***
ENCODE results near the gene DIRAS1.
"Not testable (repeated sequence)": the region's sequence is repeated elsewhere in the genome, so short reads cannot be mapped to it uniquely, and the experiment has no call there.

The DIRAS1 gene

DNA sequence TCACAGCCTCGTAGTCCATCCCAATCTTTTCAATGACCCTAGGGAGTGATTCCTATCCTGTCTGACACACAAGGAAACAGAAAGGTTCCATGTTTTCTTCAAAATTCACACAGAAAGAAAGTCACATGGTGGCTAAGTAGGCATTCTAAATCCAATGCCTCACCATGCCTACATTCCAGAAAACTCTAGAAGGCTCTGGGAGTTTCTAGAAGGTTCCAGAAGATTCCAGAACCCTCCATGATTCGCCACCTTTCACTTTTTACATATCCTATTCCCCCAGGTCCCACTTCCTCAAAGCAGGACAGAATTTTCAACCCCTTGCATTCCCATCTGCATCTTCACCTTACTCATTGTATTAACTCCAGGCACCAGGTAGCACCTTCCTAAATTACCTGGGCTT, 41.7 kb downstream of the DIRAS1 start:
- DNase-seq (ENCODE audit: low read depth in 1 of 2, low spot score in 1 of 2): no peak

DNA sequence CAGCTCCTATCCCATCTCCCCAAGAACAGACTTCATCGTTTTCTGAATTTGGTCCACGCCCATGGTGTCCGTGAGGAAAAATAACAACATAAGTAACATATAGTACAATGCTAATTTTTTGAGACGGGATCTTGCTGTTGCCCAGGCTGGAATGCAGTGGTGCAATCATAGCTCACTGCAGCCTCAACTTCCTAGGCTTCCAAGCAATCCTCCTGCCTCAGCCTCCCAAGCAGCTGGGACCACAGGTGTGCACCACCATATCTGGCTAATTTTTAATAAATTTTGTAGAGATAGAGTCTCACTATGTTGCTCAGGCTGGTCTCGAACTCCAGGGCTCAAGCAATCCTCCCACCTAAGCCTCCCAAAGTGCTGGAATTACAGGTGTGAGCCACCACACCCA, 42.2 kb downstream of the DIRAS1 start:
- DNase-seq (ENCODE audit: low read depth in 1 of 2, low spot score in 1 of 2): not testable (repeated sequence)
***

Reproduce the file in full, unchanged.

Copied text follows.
ENCODE results near the gene DIRAS1.
"Not testable (repeated sequence)": the region's sequence is repeated elsewhere in the genome, so short reads cannot be mapped to it uniquely, and the experiment has no call there.

The DIRAS1 gene

DNA sequence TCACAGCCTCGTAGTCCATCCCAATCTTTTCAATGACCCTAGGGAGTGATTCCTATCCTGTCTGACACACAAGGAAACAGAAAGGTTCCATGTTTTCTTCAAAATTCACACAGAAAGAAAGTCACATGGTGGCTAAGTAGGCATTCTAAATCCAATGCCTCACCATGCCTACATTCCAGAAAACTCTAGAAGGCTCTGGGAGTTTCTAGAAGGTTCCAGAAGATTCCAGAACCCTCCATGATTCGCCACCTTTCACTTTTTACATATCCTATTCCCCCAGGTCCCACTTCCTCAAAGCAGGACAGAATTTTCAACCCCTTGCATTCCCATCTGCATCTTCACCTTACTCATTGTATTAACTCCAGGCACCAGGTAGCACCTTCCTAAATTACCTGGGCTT, 41.7 kb downstream of the DIRAS1 start:
- DNase-seq (ENCODE audit: low read depth in 1 of 2, low spot score in 1 of 2): no peak

DNA sequence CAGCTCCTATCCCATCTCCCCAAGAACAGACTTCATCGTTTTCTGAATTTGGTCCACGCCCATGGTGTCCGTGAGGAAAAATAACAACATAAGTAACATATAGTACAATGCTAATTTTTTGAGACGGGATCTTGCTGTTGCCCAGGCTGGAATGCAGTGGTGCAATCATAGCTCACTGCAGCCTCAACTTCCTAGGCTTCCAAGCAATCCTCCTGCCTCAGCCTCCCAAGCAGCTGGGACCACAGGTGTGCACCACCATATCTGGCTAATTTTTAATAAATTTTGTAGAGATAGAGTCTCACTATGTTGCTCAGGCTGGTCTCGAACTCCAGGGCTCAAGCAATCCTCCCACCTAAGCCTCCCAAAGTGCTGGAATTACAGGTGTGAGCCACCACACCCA, 42.2 kb downstream of the DIRAS1 start:
- DNase-seq (ENCODE audit: low read depth in 1 of 2, low spot score in 1 of 2): not testable (repeated sequence)